That said, the second form of Sekolah might tie in nicely with an "Outsider" Lovecraftian pantheon that wants to swallow the universe or something.
 

Agametorememberbooks

Explorer
Publisher
I like the fact that the sahuagin are toxifying the environment on multiple levels being a huge tie in for any druid, ranger, paladin (ancients), or cleric with a nature domain.

Depending on how hard you wanna go with the environmental theme, you could do a series of mutated non-sahuagin to start cluing them in on where to be, etc.
 

el-remmen

Moderator Emeritus
Depending on how hard you wanna go with the environmental theme, you could do a series of mutated non-sahuagin to start cluing them in on where to be, etc.

I am way ahead of you. They ran into a bunch of refugees from the world below and among them were some F-ed up trolls - who I decided because they regenerate so quickly are absorbing mutagens into their systems.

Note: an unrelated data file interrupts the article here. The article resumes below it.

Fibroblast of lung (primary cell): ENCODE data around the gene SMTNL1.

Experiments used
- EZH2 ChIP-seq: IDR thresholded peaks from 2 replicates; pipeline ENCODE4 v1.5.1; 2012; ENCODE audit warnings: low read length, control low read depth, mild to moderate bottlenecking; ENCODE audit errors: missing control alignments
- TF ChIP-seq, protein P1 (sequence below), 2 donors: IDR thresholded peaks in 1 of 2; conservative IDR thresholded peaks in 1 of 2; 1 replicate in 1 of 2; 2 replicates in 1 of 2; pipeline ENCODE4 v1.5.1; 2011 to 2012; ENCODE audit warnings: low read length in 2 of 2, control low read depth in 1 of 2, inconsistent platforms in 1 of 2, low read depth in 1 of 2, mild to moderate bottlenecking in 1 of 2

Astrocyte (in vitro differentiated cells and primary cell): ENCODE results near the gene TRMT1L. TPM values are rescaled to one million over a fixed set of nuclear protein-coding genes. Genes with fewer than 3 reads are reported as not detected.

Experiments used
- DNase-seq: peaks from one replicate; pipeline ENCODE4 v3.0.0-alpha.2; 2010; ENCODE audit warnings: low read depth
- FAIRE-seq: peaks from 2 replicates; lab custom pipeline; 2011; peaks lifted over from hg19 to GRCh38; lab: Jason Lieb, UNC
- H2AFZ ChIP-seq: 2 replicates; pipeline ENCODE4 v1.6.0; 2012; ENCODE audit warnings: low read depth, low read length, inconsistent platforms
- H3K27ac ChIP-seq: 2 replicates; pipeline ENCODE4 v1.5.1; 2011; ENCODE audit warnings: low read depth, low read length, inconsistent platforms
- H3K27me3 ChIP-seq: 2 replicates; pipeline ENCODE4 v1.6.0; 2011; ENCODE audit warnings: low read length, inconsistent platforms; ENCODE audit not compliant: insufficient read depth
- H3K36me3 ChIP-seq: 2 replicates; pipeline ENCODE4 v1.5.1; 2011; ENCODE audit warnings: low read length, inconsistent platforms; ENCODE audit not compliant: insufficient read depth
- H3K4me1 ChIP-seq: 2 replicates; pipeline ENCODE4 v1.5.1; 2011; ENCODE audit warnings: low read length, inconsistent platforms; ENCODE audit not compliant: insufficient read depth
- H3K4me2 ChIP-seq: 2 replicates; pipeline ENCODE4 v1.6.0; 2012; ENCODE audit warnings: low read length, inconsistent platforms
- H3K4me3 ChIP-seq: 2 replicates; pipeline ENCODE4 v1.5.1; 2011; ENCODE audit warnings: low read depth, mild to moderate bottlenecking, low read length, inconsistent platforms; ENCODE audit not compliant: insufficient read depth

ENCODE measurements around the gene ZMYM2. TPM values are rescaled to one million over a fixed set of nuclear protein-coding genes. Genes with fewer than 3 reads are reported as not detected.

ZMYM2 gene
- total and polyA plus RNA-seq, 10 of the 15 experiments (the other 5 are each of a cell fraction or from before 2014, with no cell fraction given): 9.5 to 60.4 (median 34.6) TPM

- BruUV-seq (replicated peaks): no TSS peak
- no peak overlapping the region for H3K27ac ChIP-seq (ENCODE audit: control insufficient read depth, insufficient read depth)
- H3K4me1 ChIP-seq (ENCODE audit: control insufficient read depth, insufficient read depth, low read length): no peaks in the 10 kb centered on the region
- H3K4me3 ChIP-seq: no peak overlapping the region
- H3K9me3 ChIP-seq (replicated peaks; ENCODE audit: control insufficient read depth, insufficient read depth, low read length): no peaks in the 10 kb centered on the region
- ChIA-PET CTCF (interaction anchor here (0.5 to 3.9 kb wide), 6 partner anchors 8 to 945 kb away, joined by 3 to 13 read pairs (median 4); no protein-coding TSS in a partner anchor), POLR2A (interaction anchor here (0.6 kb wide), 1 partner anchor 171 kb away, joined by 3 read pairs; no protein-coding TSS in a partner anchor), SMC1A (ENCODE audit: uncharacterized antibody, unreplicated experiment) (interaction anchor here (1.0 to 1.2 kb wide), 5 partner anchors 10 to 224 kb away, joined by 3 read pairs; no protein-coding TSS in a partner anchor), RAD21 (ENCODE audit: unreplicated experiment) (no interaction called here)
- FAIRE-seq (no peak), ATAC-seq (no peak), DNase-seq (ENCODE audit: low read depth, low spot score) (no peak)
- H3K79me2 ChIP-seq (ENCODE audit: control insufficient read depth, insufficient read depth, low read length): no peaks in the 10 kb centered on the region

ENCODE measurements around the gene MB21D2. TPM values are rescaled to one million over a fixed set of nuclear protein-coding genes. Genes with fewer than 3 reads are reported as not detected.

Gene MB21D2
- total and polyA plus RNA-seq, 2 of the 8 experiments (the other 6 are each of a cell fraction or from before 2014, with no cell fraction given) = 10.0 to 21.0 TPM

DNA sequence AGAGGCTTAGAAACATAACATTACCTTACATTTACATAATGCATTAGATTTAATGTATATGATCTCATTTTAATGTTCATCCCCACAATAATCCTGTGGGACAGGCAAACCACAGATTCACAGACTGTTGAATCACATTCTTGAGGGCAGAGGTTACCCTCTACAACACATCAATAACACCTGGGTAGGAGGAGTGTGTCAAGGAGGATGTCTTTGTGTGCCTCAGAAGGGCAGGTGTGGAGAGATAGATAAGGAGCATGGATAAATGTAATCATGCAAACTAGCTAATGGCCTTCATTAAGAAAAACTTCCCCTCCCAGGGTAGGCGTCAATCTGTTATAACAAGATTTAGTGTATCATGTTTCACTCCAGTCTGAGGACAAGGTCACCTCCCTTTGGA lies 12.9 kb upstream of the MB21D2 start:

Agametorememberbooks

Explorer
Publisher
I love trolls. There’s an encounter in our volume 1 supplement wherein a young man is morphing into a troll, but it can be reversed if the players decide they want to save him in lieu of just outright killing the fellow.

I do think the idea of having a savant sahuagin who looks like a sea elf being an infiltrator in the meeting could be an awesome plot twist.